Monthly Archives: January 2022


A Texas Roughneck goes to France to advocate for his daughter whose been wrongfully sent to prison for murder. This is a story that I couldn’t miss. But there was something a little familiar with the setup, as if this might be based on a true story.

Matt Damon as Bill

True story or not, I couldn’t resist the idea of a gritty, working class, Texas man going overseas to navigate the judicial system of France. Well, having just put those words on the page makes me realize that I might be a California white collar snob.

Nevertheless, this movie does not disappoint. Bill the Roughneck is just as indelicate and awkward as you might expect. But he’s also polite and respectful, which are the qualities that make his survival possible. Bill wins over new friends, and he finds work to sustain himself while he works to prove his daughter’s innocence.

Bill does not let his lack of experience as a private investigator slow him down. He approaches his investigation with the kind of brute force that you might expect from a Roughneck. At some point you’re going to slap your forehead and cry out, “Oh no Bill, not like that!” Whatever his faults, Bill’s loyalty and determination will win you over.

Recommended, totally.

P.S. That story may seem familiar if you remember Amanda Knox in 2015.

The God Committee

The title of this film struck me as a rehash of the dreaded, and much hyped, “Death Panels” during the early days of the ACA debates. But the trailer got my attention with a glimpse into xenotransplantation research, which rings familiar with current events and the recent pig to human heart transplant in the news.

Julia Stiles as Dr. Taylor, Janeane Garofalo as Dr. Gilroy, and Kelsey Grammer as Dr. Boxer

I’ve spent my fair share of hours in conference rooms, staying awake while colleagues are jockeying for influence or selling their wares. The idea of a group of people politicking over who is next for a heart transplant sounds dreadful. It sounds just about as dreadful as a Death Panel.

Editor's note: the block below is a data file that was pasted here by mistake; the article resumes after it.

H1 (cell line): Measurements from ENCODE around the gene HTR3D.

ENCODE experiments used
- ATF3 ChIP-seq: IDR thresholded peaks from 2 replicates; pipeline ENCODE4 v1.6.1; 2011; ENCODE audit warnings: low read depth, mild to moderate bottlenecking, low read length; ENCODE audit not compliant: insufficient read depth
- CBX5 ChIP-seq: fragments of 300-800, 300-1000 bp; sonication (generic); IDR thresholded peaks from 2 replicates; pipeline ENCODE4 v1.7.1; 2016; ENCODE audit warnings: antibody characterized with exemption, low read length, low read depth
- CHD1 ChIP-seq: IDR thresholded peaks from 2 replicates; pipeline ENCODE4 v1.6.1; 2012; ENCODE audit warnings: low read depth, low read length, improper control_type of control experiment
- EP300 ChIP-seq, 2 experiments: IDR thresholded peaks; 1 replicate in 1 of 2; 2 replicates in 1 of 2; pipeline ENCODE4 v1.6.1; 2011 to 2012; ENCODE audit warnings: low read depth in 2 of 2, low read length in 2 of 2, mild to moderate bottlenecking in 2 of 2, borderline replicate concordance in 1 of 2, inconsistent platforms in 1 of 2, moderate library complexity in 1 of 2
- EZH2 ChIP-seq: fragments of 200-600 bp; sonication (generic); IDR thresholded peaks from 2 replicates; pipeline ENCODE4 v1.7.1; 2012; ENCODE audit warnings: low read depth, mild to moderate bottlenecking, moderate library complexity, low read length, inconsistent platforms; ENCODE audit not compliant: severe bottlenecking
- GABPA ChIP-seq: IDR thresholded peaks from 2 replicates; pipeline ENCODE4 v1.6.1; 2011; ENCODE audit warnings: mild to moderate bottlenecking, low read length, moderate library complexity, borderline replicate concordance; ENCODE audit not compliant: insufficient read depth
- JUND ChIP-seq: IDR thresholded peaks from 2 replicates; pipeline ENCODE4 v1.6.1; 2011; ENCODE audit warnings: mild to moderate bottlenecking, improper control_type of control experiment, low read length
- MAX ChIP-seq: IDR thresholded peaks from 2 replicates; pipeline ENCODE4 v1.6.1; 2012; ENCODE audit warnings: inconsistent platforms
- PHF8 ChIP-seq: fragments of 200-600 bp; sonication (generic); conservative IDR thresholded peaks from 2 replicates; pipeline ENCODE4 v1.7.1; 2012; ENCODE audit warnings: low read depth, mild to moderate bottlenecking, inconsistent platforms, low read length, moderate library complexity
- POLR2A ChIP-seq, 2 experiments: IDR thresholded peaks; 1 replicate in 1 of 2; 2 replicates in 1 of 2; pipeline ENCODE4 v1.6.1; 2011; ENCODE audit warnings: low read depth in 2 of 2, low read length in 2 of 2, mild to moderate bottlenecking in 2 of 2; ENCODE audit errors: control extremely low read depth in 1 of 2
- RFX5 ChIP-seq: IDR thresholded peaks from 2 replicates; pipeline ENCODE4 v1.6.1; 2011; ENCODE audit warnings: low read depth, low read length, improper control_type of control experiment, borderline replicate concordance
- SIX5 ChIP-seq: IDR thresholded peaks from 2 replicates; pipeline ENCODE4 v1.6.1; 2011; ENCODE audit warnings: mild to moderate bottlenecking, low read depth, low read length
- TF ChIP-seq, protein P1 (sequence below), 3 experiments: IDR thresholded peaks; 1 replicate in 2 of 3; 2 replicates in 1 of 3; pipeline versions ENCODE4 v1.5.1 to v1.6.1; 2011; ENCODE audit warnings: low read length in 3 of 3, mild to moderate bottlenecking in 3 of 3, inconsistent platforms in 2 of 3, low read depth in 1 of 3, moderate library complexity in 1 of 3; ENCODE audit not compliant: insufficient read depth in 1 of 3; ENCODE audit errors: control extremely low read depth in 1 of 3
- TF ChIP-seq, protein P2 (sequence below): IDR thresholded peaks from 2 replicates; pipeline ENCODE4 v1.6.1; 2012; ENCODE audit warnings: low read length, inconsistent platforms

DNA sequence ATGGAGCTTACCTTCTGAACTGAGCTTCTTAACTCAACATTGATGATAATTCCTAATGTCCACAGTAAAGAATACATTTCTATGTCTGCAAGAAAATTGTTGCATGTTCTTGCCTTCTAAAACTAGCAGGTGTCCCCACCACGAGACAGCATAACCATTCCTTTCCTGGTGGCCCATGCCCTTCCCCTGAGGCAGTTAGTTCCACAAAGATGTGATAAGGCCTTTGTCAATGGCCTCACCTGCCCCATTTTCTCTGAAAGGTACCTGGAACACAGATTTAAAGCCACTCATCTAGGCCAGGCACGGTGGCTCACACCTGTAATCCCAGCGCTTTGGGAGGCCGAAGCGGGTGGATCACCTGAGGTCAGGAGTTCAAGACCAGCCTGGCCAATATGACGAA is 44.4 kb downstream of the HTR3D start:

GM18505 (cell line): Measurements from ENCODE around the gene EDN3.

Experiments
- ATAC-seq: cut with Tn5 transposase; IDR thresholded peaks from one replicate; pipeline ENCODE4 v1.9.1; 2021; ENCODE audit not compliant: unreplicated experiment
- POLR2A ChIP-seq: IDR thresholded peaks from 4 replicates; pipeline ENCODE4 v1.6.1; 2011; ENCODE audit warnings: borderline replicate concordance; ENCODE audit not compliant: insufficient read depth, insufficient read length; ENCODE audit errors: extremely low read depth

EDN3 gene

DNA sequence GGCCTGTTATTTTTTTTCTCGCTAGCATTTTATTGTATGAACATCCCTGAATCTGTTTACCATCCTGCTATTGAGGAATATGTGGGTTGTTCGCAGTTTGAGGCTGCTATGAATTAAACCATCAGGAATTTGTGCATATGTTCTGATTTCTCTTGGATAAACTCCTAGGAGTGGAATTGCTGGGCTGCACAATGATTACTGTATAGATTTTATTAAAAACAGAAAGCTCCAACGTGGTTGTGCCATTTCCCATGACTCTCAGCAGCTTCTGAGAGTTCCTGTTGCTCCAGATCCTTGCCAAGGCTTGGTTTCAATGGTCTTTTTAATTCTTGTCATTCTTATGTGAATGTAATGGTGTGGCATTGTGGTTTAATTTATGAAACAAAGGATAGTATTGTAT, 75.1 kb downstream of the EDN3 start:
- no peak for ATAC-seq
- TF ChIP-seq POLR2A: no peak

This movie is set during two points in time. First, there is the setting of a particularly contentious decision between three patients in desperate need of a heart transplant and a single heart to offer. Second, there is the setting seven years later, where Dr. Boxer is racing the clock to make the “God Committee” obsolete by developing a viable means of transplanting organs from pigs into humans.

This is a story about walking the tightrope and balancing the dilemma of a greater good that comes for the price of compromised ethics.

This movie is sad, thought provoking, and really well produced.

Totally recommended.

The Sound of Silence

The trailer for this one suggested a love story set in New York, between a woman and a man with a peculiar profession. He is a “House Tuner”, who visit people’s homes to analyze the sonic environment and makes adjustments as needed. This peculiar character was enough to warrant hitting the play button.

Peter Sarsgaard as Peter Lucian

Peter the House Tuner, spends his spare time charting the sonic character of the various regions of New York City. His craft is built around his understanding of music theory, that various tones and sequences have the ability to evoke moods. While music can evoke moods by design, the incidental tonal qualities of a place will inevitably affect the mood of its occupants.